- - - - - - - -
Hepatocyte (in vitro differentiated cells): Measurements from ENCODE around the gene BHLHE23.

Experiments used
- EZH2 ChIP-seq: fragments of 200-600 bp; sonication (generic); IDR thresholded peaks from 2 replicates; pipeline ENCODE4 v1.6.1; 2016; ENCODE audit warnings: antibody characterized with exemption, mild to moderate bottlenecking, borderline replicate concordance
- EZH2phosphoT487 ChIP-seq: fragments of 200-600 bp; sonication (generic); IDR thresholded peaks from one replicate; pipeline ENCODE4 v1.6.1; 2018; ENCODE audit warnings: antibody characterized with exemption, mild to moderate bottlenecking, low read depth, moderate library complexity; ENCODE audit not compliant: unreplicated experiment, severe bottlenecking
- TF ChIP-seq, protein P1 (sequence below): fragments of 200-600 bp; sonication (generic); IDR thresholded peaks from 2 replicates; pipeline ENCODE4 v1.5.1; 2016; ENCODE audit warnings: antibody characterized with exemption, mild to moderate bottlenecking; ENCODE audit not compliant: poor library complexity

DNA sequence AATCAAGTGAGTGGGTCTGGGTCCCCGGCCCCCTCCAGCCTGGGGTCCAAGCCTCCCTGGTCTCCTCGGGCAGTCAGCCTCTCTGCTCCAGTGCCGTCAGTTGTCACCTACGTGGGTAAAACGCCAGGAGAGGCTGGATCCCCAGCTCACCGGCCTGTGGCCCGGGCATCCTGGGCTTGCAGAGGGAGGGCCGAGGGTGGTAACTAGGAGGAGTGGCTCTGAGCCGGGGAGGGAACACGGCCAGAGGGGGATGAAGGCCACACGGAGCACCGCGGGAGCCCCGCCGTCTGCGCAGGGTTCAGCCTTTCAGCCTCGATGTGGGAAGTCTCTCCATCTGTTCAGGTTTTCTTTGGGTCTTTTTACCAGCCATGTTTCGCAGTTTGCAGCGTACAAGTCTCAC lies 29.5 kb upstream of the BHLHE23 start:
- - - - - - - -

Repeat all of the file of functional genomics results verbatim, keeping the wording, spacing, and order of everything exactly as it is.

Hepatocyte (in vitro differentiated cells): Measurements from ENCODE around the gene BHLHE23.

Experiments used
- EZH2 ChIP-seq: fragments of 200-600 bp; sonication (generic); IDR thresholded peaks from 2 replicates; pipeline ENCODE4 v1.6.1; 2016; ENCODE audit warnings: antibody characterized with exemption, mild to moderate bottlenecking, borderline replicate concordance
- EZH2phosphoT487 ChIP-seq: fragments of 200-600 bp; sonication (generic); IDR thresholded peaks from one replicate; pipeline ENCODE4 v1.6.1; 2018; ENCODE audit warnings: antibody characterized with exemption, mild to moderate bottlenecking, low read depth, moderate library complexity; ENCODE audit not compliant: unreplicated experiment, severe bottlenecking
- TF ChIP-seq, protein P1 (sequence below): fragments of 200-600 bp; sonication (generic); IDR thresholded peaks from 2 replicates; pipeline ENCODE4 v1.5.1; 2016; ENCODE audit warnings: antibody characterized with exemption, mild to moderate bottlenecking; ENCODE audit not compliant: poor library complexity

DNA sequence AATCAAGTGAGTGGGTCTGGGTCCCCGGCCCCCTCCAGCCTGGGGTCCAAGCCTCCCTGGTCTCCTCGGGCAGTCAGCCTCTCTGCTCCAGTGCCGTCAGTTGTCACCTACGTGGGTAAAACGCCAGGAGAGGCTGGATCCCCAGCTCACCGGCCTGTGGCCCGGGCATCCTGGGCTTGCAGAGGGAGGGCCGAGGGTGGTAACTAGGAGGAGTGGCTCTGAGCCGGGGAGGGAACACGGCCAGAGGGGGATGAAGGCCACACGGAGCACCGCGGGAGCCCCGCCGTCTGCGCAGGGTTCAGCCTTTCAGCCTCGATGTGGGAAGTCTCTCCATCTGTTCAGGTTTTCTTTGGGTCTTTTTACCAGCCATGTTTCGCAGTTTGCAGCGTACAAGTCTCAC lies 29.5 kb upstream of the BHLHE23 start: